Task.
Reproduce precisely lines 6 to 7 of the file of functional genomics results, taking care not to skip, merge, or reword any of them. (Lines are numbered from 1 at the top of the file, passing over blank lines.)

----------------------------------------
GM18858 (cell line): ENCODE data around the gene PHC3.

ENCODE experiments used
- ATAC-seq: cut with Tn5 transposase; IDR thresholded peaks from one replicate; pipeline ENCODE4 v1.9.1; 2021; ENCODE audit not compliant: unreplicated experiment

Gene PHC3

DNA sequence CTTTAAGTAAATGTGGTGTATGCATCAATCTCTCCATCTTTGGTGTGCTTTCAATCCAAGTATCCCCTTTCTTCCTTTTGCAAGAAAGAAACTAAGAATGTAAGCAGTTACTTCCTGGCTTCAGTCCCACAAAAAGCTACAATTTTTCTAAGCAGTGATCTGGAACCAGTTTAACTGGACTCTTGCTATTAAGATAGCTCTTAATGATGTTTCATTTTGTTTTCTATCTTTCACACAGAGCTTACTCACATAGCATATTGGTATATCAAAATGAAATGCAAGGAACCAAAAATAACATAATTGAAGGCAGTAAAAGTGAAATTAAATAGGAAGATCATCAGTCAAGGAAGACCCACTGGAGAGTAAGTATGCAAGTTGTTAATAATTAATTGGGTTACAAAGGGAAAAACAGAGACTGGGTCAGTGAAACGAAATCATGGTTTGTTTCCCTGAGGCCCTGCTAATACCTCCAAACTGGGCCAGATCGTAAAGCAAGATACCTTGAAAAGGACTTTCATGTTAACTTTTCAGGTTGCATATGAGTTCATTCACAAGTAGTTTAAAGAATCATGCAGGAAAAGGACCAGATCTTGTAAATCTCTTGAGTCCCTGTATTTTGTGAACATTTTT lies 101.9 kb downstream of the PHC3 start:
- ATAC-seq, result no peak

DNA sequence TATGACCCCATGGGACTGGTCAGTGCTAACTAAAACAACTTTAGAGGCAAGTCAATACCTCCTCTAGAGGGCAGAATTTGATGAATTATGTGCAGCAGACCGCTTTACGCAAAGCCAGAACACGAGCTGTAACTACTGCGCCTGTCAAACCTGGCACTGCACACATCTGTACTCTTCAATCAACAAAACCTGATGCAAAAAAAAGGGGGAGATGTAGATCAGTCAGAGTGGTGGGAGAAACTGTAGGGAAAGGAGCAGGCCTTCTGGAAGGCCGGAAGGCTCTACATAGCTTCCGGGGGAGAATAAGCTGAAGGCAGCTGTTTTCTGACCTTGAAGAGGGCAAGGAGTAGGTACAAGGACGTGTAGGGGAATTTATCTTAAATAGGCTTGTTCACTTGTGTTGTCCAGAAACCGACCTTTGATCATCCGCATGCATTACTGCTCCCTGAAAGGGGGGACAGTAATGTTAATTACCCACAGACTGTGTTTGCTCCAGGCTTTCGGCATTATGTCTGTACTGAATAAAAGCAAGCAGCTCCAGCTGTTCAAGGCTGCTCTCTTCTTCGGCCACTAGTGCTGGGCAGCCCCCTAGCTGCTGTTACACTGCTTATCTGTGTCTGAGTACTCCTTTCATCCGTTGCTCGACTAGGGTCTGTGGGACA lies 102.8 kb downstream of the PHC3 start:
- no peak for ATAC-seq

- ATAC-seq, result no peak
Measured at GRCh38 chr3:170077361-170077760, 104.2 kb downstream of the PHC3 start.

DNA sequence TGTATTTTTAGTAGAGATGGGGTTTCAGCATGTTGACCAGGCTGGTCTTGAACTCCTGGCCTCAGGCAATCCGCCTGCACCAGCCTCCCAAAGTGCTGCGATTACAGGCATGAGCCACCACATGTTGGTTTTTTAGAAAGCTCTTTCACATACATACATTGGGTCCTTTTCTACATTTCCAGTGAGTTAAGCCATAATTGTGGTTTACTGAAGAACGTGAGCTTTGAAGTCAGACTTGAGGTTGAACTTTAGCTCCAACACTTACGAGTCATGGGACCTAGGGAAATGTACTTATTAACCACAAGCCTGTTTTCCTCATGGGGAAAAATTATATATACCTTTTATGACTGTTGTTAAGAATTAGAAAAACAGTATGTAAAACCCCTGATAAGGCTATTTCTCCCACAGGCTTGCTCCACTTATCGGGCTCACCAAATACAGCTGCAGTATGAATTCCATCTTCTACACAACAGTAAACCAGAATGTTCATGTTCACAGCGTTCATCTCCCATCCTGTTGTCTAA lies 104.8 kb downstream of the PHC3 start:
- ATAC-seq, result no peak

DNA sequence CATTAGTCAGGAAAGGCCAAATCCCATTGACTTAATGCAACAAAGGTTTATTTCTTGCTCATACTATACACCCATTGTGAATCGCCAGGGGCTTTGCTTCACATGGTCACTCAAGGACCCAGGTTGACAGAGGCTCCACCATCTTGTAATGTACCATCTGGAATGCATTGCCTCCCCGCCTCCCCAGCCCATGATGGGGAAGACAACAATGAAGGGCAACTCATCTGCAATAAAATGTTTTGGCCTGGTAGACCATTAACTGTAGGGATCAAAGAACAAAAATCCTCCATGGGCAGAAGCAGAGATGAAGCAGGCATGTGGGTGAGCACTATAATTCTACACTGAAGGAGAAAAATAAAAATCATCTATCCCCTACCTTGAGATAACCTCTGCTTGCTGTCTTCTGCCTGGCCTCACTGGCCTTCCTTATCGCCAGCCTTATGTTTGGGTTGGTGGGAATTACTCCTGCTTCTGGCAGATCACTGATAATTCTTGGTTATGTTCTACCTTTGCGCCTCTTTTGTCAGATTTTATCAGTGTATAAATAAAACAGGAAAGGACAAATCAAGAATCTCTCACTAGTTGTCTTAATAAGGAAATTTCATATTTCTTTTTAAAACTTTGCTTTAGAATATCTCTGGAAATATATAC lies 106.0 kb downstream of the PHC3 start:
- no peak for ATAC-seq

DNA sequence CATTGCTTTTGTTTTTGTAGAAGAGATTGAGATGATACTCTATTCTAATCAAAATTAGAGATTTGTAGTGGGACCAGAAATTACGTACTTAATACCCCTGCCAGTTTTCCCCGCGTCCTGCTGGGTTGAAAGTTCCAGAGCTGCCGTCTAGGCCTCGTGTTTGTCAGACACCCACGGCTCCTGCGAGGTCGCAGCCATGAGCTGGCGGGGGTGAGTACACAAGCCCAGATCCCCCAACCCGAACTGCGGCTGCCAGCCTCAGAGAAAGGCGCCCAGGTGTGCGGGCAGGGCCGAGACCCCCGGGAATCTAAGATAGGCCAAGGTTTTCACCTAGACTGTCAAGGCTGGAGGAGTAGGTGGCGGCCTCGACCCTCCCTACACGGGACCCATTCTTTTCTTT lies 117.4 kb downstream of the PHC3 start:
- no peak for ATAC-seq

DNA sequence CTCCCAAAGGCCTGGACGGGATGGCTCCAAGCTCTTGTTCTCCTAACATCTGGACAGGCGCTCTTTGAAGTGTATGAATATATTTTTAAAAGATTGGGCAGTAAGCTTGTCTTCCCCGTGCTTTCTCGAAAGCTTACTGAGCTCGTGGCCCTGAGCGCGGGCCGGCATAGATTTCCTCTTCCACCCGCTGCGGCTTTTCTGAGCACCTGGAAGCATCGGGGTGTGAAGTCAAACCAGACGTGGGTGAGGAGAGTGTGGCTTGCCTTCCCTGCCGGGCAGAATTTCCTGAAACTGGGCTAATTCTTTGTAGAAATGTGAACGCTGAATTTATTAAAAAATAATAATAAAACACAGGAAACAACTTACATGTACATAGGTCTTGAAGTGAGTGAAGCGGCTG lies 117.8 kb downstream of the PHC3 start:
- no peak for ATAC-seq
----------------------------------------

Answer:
- ATAC-seq, result no peak

DNA sequence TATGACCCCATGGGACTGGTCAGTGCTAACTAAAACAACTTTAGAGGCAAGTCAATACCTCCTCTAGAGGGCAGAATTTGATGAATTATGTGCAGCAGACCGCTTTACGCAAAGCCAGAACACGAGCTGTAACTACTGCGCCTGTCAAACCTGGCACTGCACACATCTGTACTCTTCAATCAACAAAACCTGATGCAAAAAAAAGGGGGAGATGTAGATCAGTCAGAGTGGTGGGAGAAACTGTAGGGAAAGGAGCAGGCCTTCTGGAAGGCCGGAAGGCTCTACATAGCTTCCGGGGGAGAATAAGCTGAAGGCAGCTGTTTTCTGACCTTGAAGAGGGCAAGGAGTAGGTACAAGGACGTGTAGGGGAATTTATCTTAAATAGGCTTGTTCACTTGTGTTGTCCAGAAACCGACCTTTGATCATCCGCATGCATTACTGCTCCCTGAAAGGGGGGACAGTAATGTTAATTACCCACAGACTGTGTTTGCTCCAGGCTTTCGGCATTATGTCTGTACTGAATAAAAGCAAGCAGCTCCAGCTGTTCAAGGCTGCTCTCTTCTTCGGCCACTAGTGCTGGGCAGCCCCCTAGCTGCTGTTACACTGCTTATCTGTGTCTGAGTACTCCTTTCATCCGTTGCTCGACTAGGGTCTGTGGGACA lies 102.8 kb downstream of the PHC3 start: